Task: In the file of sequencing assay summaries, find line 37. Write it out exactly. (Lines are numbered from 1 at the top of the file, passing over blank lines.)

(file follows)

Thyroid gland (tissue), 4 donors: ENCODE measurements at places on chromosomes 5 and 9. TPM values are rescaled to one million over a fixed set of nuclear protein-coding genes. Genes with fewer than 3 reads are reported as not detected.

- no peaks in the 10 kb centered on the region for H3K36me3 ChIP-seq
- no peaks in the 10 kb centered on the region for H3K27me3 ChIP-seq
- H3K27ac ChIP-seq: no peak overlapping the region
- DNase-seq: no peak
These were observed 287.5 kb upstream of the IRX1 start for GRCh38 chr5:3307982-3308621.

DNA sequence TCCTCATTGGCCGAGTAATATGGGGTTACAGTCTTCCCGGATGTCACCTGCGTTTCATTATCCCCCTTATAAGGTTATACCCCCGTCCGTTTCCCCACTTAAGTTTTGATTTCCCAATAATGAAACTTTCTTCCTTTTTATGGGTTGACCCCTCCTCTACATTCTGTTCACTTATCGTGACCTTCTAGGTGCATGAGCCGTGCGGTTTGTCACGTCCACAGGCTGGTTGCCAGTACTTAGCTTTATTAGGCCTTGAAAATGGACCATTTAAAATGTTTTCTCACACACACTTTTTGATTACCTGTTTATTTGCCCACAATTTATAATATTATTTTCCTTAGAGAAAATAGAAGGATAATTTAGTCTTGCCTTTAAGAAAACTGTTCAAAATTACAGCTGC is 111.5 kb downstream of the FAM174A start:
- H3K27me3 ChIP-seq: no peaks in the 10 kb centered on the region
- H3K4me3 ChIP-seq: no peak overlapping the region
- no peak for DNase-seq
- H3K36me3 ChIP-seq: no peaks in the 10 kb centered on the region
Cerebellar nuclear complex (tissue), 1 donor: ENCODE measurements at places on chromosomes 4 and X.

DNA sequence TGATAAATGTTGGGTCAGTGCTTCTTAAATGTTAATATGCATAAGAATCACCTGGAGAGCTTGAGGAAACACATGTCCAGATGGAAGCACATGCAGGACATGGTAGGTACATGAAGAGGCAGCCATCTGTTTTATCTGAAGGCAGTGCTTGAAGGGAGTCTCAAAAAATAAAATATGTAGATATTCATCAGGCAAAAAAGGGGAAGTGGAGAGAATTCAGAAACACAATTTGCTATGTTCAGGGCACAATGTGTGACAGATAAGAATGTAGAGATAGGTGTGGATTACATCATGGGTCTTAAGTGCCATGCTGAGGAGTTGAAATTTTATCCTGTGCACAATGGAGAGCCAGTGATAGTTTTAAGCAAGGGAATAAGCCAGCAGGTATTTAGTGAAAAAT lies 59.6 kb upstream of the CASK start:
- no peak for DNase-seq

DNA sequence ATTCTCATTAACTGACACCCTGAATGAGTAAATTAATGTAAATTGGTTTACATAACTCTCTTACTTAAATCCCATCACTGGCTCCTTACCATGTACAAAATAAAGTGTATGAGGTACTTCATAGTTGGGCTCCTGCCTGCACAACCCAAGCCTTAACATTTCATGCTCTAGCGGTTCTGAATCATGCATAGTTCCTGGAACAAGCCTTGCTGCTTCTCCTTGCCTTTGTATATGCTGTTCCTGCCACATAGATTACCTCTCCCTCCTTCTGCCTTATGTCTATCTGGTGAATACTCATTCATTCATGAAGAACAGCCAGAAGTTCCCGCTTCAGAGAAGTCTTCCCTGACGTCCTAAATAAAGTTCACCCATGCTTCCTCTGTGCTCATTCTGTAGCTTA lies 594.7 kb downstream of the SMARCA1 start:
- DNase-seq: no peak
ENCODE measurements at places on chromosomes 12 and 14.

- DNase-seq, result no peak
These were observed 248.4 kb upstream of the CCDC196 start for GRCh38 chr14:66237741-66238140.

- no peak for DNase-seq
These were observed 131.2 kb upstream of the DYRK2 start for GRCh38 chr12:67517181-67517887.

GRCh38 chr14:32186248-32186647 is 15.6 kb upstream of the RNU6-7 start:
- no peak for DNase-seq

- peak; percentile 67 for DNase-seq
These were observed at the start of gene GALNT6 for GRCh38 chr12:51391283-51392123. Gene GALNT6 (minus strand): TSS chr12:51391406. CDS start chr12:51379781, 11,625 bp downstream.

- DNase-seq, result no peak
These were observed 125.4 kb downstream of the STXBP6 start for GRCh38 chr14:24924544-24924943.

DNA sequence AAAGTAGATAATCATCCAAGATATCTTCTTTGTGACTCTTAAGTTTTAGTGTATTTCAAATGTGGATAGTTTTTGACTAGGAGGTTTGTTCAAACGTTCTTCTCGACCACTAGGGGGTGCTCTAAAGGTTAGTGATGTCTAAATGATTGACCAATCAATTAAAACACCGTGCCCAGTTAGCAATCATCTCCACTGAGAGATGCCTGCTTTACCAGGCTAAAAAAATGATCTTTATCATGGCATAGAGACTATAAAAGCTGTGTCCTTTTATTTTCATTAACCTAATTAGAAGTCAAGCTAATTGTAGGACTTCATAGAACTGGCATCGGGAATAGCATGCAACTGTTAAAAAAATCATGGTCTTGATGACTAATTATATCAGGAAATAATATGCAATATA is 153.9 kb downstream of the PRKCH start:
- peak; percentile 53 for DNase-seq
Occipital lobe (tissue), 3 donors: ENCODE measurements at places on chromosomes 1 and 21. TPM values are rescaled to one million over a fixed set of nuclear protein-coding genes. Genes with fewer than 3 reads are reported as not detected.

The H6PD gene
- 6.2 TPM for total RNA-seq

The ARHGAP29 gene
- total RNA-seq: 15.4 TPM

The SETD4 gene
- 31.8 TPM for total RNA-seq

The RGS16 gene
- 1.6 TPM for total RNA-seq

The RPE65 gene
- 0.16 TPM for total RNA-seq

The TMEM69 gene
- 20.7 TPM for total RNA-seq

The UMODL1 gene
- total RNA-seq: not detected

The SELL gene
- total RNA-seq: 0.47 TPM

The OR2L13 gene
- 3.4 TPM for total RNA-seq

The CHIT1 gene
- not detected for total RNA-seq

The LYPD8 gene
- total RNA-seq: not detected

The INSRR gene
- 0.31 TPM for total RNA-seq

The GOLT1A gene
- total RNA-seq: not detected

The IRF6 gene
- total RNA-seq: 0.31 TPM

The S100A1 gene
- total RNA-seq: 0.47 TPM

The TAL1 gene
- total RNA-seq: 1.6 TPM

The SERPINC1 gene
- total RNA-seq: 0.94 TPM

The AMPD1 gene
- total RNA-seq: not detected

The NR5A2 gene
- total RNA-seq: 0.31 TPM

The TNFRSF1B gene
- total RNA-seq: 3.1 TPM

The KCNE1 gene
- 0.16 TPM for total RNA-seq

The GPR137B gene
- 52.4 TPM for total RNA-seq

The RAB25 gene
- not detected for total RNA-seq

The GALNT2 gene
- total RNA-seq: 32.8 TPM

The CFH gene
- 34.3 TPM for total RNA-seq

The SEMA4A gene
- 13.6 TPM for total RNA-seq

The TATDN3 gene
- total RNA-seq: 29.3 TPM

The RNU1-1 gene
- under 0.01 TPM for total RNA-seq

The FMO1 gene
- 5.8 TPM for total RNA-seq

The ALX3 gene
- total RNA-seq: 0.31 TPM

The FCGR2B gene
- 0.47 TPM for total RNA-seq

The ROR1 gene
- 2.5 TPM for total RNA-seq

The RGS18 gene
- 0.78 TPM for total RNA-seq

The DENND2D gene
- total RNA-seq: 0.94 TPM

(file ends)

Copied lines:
The RGS16 gene